Film Review: The Dead and the Damned (2010)

SYNOPSIS:

Hot on the trail of a renegade Apache warrior, gun-slinging bounty hunter Mortimer passes through an 1849 California gold rush town, where local miners direct him into the mountains to track his prey. While he is gone, the miners unearth a meteor that has landed in their sleepy town. As they crack it open, an explosion releases toxic spores, which quickly infect the entire population, transforming them into blood-thirsty, mutant zombies. Following a ferocious battle, Mortimer triumphantly returns to town with his Indian captive in shackles only to find them surrounded by a ravenous horde of the undead. Now the two enemies must band together if they are to escape the horrors of The Dead and the Damned!

REVIEW:

It’s fairly easy to pair up horror with certain genres – sci-fi, fantasy, thriller, comedy and even romance tend to work best – but the line a filmmaker must walk between differing genres is a fine one. For this reason, horror westerns are relatively scarce. Rarer still is a successful one. It’s especially difficult to accomplish a convincing period setting on an independent production with a limited budget. Rene Perez’s The Dead and the Damned is billed as a zombie western. It’s not the first of its kind and will likely end up lost among forgotten horror westerns that miss the mark.

The movie kicks off with a bang – literally. The year is 1849, and Mortimer (David A. Lockhart), a bounty hunter, is in the middle of a gunfight. The character is written as a Clint Eastwood-esque badass, but the actor lacks the demeanor to pull it off. (In Lockhart’s defense, there are very few people who can match Eastwood’s chops.)

Mortimer is after an indian, Brother Wolf (Rick Mora), who has a high price on his head for the rape and murder of a white woman. Despite being warned that he’s not the first hunter after the indian – and the prior attempts were not successful – Mortimer does not heed the advance. He says that he must do it for the money and takes a local prostitute, Rhiannon (Camille Montgomery), to use as bait.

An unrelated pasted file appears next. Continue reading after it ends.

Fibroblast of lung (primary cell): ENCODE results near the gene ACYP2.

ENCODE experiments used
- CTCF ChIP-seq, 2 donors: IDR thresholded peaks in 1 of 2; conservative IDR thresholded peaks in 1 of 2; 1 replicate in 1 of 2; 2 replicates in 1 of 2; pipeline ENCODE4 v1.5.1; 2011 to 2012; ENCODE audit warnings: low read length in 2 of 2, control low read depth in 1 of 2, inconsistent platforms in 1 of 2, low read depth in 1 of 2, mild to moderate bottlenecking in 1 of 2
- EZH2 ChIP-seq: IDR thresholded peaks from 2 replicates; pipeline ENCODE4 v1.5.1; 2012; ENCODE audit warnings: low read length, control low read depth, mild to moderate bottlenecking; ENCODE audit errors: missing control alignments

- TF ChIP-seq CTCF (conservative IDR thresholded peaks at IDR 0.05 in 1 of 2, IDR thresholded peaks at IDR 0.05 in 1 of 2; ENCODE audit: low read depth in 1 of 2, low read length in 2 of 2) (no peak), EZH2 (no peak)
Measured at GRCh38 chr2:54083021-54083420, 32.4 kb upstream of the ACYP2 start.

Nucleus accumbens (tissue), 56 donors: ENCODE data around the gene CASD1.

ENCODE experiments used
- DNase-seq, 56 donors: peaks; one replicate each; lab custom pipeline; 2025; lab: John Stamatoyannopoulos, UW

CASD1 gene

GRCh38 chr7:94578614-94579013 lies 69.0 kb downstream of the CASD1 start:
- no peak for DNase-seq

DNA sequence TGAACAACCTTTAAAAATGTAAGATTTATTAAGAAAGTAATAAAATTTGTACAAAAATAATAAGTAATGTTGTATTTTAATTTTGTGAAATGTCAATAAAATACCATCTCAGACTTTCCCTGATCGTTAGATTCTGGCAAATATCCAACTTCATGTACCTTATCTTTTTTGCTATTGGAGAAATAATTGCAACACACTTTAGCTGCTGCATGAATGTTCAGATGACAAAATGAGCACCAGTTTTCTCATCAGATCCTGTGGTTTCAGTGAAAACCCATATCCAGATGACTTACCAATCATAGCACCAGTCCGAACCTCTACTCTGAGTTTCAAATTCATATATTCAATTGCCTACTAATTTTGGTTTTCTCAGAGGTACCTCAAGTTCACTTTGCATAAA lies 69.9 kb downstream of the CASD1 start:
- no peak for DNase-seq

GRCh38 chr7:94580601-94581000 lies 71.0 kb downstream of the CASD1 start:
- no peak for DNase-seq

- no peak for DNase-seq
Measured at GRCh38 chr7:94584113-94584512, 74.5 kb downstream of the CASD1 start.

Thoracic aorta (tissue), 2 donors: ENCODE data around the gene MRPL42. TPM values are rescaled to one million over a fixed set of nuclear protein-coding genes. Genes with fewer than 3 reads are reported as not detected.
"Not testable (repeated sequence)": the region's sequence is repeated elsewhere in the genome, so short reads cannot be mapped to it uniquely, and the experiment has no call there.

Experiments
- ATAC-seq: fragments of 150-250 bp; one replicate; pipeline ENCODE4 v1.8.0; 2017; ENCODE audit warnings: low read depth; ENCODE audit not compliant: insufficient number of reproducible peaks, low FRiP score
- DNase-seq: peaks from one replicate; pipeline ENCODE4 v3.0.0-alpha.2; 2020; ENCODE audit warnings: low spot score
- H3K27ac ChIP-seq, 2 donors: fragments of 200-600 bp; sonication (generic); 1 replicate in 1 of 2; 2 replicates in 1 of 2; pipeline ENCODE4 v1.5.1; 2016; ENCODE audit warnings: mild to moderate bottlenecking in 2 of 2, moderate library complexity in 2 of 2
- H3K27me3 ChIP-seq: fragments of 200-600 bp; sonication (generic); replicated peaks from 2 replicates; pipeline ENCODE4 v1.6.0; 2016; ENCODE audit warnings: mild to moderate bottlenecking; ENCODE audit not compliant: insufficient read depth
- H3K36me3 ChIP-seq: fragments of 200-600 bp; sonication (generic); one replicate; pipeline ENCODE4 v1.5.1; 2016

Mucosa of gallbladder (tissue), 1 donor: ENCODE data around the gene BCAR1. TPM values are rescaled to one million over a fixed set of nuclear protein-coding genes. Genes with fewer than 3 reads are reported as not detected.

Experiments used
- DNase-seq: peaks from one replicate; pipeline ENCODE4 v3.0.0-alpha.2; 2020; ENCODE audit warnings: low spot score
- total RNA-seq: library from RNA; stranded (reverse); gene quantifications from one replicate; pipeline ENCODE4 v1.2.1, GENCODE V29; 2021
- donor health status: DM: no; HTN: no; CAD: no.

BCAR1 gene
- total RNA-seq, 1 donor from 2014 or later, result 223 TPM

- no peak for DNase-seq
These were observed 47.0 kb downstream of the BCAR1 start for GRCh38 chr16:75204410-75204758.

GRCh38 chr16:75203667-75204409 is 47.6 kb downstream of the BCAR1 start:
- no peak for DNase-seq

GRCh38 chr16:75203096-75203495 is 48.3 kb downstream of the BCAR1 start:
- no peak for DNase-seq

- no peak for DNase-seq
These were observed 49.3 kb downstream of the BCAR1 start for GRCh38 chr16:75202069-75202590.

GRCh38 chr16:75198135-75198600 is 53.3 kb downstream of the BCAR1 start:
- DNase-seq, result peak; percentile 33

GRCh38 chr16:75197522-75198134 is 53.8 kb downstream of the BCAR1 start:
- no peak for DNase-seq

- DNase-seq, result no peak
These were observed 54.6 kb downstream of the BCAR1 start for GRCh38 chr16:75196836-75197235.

Meanwhile, a pair of local yokels discover a strange meteor that glows florescent green. They bring it back to town, where they crack it open with a pickaxe. A noxious, green gas is emitted, turning the townsfolk into the fast variety of flesh-eating zombies. Mortimer and Brother Wolf soon realize that they must band together if they want to get out alive.

A character in the film mention that woods are crawling with zombies, and they do pop up from time to time, but unfortunately, there aren’t all that many to be seen. They rear their ugly heads one by one, and it’s not until the finale that there are multiple ghouls in the same scene. On the plus side, the makeup and special effects are well done – if you can look past the lackluster CGI.

Genres crossing aside, Perez’s script seems unsure of its tone. Much of the movie is played straight, epitomized by the main characters sharing hackneyed sob stories explaining how they found themselves in their respective predicaments, but there are also a few mismatched moments of camp. There is only a single memorable scene in the film, and it’s also the only real “horror” sequence; where Rhiannon is hunted by a blind zombie.

Speaking of camp, there’s an unexpected amount of gratuitous nudity in the movie. We’re talking ’80s slasher-style scenes in which what little plot there is all but stops so a girl can take her top off. I love boobs just as much as the next guy – probably more, if we’re being honest – but the money they paid for these girls to shed their clothes could have went toward more important things.

The film’s low budget is obvious but not too much of an impediment. The sets are on par with those of a western theme park. The costumes, although far from historically accurate, serve their purpose. The dialogue is obviously not anachronically correct, exacerbated further by inexperienced actors. The score is all over the place, none of which seems to fit with what’s on screen. There is but a single horse to add production value.

Despite its short run time of about an hour and twenty-five minutes, more footage could have been trimmed to benefit the film’s pace. There is too much dead air where nothing happens, which is often filled with montages of the characters traveling. If there’s not a gun fight or a zombie chase on screen, the movie is boring. And that’s The Dead and the Damned’s biggest problem: it never gives the viewer a reason to care.

The Dead and the Damned (2010)

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